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The COVID-19 pandemic has been affecting businesses , including nonprofit organizations , from the earliest days of lockdowns and cutbacks to the current period of ongoing recovery . Philanthropic contributions and grants initially helped nonprofits survive — and continue to sustain them .

“ At the pandemic ’ s onset , organizations that rely on ticket sales and in-person events for revenue took a hard hit ,” says Niva Flor , chief impact and strategy officer for the Sacramento Region Community Foundation . “ Since then , many have been flush with resources due to federal and state relief and recovery dollars , and the issue has been managing large influxes of what will likely be one-time funding . Staffing challenges due to layoffs , hiring — many are hesitant to hire staff due to future funding uncertainty — and retention continue to plague the sector .”
In rethinking all in-person aspects of their businesses , including fundraising events , performances , classes and more , many nonprofits shifted to virtual versions where possible . Some simply scaled back programming and staff , hoping to eventually bring them back .
“ Nonprofits that reached out quickly to new and existing resources were generally successful in securing funds , as donors and community members were spending less , generally speaking , and looking for ways to help ,” Flor says .
THE INSIDE PERSPECTIVE The Sacramento Ballet is a successful example of many of these strategies . Typically funded by ticket sales , income from their dance school , grants and contributions — and unable to perform for in-person audiences between March 2020 and December 2021 — the ballet lost ticket revenue and their school was relegated to Zoom . “ To survive , we cut back to bare-bones staff and functions ,” says Anthony Krutzkamp , artistic and executive director .
Ordinarily , potential donors would be treated to behind-the-scenes tours and introductions to the dancers , but those efforts had to move online , too . “ We transitioned to Zoom , emails , e-blasts and phone calls , all much more difficult than seeing people face to face ,” Krutzkamp says . “ However , we have stalwart supporters and saw an influx of new contributors , particularly when , in 2020 , we couldn ’ t produce ‘ The Nutcracker ,’ a tradition people sorely missed .”
Heartened by community generosity , Krutzkamp has gradually added back staff . “ It ’ s helped me realize how much Sacramento cares about us ,” he says . “ We witnessed philanthropy really come through . Also , if there was a local , state , federal or arts grant , we applied for it . CARES Act funding and its Paycheck Protection Program funds kept our dancers paid even though they couldn ’ t perform for audiences .”
Live performances resumed with the 2021 “ Nutcracker ” and tickets have sold well this spring . But like many nonprofits , the Sacramento Ballet has retained some online offerings — before , a necessity , and now , an option .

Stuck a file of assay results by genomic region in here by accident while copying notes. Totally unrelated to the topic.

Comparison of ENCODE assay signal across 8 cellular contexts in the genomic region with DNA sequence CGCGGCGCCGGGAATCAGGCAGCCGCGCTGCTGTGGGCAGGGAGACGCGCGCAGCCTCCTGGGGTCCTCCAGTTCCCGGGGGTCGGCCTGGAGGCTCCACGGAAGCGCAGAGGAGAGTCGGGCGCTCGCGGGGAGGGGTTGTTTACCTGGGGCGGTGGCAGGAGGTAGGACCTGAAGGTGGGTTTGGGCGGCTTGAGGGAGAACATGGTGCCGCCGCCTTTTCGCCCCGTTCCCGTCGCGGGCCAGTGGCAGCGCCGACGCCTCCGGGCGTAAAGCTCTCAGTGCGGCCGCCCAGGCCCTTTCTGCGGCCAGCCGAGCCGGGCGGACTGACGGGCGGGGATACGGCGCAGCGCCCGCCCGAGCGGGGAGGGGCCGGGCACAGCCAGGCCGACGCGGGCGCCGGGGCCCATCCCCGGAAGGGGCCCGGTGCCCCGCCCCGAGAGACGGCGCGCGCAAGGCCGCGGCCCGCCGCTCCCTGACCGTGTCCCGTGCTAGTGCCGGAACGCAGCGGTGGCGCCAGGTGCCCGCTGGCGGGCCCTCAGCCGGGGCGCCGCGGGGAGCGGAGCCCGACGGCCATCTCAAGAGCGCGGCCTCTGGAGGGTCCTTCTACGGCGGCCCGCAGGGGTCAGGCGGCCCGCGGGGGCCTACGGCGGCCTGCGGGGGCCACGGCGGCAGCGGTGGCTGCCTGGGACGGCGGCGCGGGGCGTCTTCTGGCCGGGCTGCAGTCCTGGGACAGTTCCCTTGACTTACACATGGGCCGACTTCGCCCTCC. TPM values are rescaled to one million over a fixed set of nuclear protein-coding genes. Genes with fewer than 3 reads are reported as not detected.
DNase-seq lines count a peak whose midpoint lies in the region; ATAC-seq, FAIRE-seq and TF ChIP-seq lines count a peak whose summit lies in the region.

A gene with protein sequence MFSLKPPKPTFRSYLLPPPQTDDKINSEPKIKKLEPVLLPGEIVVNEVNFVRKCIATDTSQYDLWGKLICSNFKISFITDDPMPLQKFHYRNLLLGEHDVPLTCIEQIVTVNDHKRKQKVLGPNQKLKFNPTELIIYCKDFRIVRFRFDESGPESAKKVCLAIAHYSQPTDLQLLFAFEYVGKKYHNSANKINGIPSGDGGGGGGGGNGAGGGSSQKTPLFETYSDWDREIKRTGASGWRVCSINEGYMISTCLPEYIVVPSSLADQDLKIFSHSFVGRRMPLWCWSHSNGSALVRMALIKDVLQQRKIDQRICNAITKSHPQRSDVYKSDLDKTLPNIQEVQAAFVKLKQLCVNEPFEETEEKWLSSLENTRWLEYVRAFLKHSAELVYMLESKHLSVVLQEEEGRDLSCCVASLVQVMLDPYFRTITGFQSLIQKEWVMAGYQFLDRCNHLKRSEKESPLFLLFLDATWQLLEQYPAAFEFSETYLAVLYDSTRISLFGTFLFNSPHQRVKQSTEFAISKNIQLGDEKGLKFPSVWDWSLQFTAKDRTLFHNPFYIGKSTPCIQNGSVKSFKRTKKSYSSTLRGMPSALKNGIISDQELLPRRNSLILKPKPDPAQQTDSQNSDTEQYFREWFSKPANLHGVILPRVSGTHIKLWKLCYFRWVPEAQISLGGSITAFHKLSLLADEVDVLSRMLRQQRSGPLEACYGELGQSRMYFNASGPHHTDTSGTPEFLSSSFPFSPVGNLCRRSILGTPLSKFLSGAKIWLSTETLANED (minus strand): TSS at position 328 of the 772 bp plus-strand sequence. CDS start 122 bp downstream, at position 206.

One of Northern California ’ s most successful volunteer fundraisers , John Frisch , notes two pandemic effects : a suppressing , negative effect on membership-driven organizations such as chambers of commerce and community service clubs , but also a robust funding of nonprofits , like the Sacramento Ballet experienced .
“ Surprisingly , many businesses were very profitable through the pandemic ,” says Frisch , senior managing director of international commercial real estate brokerage Newmark . “ Many of our clients had some of their best years ever during the pandemic and thrived even with nobody in the office . That has certainly helped nonprofit fundraising — individuals and businesses continued to make money and to be generous .”
Frisch is closely involved with several nonprofits . He sits on the Salvation Army ’ s advisory board and chairs their annual Humanitarian of the Year event . He ’ s also on the Los Rios Colleges Foundation board and cochairs United Cerebral Palsy ’ s annual Tribute dinner .
“ The past two years have been our highest fundraising totals ever for the Salvation Army ,” he says . “ We ’ ve done better through the pandemic than prior to the pandemic . The Los Rios Colleges Foundation has been equally successful , and with United Cerebral Palsy , again our past two years have been the most successful we ’ ve had . The pandemic magnified the difference between the haves and have-nots , and in Sacramento , the need for social services has never been greater . Fortunately , successful businesspeople and investors have continued to be very generous .”
RESOURCES TO THE RESCUE Sacramento County received $ 206 million of federal CARES Act money to allocate to businesses and nonprofits in the early months of the pandemic , mainly focused on responding to critical early public health needs while most businesses were closed or had very limited capacity . As the economy and community needs have shifted throughout the pandemic , the County has adapted programs and operations .
Now , with funding allocations from the American Rescue Plan Act ( ARPA ), the County is able to continue public health efforts and focus on nonprofit and business recovery . “ We currently have three main categories of prioritization which all impact the nonprofit community : homeless and housing , health , and economic response ,” says Troy Givans , director of the County ’ s Office of Economic Development .
“ Our office received $ 1,672,500 from the state to support the nonprofit and microbusiness community through the Microbusiness Grant Program with $ 2,500 grants that will assist 669 organizations ,” Givans continues . “ Through ARPA , the County is funding 18 Property and Business Improvement Districts … and 22 chambers of commerce … countywide with grants .”
Looking ahead , County leadership is committed to supporting the nonprofit community with specific economic
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